Paramedics respond to a call of a street-entrenched person suffering from alcohol poisoning in the Centre Square Mall parking lot. Cody Punter photo
Homelessness has been a long-standing issue in Yellowknife. Recently it was reported that nearly 10 per cent of the city’s population experiences homelessness at some point each year.
Now, a new photo project published by Yellowknife-based photojournalist Cody Punter aims to shed light on the growing issue in the territory’s capital.
See: Yellowknife’s Homeless Crisis
Punter has been covering the city’s issue of homelessness for years, starting when he worked as a reporter for Northern News Services.
He began work on his project Yellowknife’s Homeless Crisis in January last year.
“I just started going out and spending a lot of time downtown talking to people, taking their pictures from time to time and I guess I’ve been doing that really ever since,” he said.
Punter sat down with Moose FM to discuss his photo project, published online Thursday, and what he calls the ‘homeless crisis’ in Yellowknife.
“For me, I wanted to bring a different perspective to an issue that’s been talked about a lot in the last few years,” he said.
‘These people have names’
Browsing through Punter’s photos, each one shares the stories of some of Yellowknife’s homeless.
Their stories range from a couple who had been together on the streets for eight years to a man who started drinking at the age of nine as a coping mechanism after he says he was sexual assaulted by a family member.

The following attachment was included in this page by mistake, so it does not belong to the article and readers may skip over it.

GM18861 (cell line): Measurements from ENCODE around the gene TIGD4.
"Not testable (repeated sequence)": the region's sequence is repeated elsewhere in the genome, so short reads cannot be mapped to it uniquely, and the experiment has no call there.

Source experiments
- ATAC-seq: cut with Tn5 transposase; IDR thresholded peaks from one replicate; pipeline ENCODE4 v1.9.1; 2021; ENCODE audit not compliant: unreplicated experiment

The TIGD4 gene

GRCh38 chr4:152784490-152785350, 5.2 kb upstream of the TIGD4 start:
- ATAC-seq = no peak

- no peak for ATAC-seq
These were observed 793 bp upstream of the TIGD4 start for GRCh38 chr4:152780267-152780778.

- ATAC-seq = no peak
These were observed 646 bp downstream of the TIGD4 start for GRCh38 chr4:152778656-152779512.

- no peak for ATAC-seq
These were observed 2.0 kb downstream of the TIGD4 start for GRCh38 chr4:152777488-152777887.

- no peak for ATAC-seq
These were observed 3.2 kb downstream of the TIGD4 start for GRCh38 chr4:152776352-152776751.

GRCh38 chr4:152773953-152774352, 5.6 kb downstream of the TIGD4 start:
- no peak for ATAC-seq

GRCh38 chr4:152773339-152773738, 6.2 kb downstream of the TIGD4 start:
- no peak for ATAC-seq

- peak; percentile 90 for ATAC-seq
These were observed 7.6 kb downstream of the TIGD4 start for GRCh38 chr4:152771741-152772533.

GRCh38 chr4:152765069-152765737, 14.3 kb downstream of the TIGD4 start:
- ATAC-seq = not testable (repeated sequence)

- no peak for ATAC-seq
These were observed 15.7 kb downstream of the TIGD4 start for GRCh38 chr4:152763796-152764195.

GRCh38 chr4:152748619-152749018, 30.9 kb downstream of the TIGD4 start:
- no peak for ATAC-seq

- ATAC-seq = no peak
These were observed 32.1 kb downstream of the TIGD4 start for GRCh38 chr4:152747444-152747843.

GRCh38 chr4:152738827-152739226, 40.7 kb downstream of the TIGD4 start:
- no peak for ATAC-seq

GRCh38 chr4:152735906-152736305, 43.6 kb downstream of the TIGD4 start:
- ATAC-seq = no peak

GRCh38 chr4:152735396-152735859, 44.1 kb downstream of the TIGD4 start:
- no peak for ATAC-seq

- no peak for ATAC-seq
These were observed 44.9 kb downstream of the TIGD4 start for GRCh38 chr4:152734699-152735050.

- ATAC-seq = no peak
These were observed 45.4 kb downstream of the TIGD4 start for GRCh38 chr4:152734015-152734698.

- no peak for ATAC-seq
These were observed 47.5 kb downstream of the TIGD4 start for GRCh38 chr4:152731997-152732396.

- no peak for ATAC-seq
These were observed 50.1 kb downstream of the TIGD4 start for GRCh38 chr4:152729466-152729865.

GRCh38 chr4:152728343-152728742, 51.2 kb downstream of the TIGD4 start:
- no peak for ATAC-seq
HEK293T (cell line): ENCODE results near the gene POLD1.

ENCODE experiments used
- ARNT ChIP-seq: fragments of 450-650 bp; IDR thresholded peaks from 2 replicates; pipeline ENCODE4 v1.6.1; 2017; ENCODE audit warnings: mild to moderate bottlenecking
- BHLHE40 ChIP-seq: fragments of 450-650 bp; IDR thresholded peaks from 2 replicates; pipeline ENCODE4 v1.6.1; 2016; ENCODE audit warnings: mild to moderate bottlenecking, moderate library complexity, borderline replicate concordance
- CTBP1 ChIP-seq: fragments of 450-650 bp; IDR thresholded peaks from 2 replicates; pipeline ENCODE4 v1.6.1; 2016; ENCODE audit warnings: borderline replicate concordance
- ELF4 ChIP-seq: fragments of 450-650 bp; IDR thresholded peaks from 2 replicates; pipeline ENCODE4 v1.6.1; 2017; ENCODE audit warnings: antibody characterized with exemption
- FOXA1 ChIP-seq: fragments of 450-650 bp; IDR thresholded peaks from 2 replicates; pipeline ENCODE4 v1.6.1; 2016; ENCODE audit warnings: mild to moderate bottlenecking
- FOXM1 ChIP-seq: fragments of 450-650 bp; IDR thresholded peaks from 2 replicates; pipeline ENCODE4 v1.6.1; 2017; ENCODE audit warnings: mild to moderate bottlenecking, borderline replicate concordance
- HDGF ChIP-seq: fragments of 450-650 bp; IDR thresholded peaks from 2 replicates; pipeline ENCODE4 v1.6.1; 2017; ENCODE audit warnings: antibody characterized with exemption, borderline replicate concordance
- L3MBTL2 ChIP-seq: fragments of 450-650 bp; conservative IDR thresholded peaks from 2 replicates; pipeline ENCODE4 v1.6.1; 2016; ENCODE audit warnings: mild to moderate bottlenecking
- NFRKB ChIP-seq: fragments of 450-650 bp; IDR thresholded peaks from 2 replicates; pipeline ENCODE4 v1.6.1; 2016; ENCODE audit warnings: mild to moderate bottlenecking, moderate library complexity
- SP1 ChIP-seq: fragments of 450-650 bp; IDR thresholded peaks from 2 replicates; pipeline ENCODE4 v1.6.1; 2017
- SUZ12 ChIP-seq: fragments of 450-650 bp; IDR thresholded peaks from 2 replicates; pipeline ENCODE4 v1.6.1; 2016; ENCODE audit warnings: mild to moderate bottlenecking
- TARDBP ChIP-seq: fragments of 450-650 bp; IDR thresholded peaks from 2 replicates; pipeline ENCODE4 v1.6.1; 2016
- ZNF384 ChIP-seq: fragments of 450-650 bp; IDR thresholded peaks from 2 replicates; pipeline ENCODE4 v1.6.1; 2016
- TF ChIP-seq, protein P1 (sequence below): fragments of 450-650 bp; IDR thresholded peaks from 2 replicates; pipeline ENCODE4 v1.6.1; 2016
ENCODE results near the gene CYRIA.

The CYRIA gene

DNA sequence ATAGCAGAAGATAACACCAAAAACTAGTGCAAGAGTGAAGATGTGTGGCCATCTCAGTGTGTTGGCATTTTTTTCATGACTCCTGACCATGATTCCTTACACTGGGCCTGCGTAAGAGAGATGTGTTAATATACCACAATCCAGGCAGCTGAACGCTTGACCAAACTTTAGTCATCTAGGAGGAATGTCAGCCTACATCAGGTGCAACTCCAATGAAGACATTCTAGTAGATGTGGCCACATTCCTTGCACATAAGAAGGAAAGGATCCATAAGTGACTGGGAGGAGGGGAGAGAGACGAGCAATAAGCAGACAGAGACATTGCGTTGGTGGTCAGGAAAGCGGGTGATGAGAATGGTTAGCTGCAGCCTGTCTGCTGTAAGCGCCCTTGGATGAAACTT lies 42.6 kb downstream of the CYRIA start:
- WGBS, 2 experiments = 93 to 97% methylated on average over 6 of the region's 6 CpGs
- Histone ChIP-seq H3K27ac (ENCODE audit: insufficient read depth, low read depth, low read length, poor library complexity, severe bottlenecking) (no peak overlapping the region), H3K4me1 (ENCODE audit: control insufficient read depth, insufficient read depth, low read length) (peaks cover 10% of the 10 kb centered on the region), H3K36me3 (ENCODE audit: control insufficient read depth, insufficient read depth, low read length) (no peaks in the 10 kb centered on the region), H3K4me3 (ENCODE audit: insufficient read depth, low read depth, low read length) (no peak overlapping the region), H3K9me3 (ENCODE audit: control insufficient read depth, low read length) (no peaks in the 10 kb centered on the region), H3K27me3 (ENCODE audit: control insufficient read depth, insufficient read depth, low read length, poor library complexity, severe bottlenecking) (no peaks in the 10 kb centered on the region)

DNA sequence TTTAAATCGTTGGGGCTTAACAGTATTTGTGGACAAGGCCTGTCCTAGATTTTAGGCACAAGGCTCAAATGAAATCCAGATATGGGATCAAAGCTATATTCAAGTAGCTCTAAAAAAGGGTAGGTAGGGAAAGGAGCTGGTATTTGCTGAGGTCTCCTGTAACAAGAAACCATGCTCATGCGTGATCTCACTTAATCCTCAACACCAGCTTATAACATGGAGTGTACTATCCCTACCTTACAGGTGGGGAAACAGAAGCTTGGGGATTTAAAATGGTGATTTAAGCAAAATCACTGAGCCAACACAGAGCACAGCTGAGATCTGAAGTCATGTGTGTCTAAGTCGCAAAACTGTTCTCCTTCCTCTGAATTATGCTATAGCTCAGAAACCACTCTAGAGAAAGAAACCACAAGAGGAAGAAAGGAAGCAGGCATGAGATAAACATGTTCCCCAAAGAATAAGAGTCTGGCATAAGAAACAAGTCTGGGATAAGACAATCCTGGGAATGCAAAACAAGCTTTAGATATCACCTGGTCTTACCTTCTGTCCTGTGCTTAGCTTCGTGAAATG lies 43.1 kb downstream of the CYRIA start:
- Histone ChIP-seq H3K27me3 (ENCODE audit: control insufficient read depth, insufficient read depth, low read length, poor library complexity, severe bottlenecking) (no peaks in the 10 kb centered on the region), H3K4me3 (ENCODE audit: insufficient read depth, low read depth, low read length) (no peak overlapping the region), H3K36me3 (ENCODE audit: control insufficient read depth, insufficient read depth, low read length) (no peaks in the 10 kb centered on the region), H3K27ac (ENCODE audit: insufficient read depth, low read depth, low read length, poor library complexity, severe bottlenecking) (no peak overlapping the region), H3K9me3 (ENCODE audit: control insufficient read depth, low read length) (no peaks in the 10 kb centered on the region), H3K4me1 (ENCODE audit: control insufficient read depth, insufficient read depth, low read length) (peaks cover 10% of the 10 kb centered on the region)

One key message Punter hopes people take away from his project is that every person living on the street is just that, a person.
“Hopefully learning that these people have names and learning some of the things they’ve been through will help people be a bit more understanding,” he said.
“I don’t know how much my pictures are going to help bring that point home but hope at least it gives a face and a name to the issue.”
$170M – ‘Are people going to be willing to stomach that bill?’
A 10-year plan to end homelessness in the territory was released in October – on Monday, a consultant for the city told councilors that it could cost up to $170 million over the next decade to fix the issue.
“This problem is really a lot bigger than people are giving it credit for, and we saw the dollar amount that it’s going to take to address this,” Punter said.
“I think the big elephant in the room is this $170 million price tag… That’s a lot of money, but I think that number accurately reflects the size of the problem.
“People talk a lot about wanting to fix this issue or having compassion for the people on the streets but are people going to be willing to stomach that bill?”
RELATED: Yellowknife’s homelessness road map action plan
While Punter says the city’s attitude towards Yellowknife’s homeless has come a long way over the past three or four years, we still have a long way to go, and federal action is needed.
He believes a treatment centre is needed in the territory to help address the trauma behind people’s addictions on the street.
“It’s not just alcoholism for a lot of people, there’s a lot of trauma, there are various mental health issues that people are struggling with,” said Punter, adding that many of the people he spoke to on the street were sober.
“Some of them aren’t even alcoholics. There are some people who are on the streets who are sober but they don’t have enough money to get by,” he said.
“Not everybody is an alcoholic and not everybody is a drug addict. The more we put a face and a name to this issue the more we can understand the multiple elements that are at play.”
You can find Punter’s project Yellowknife’e Homeless Crisis on his photojournalism blog True North Photo Journal.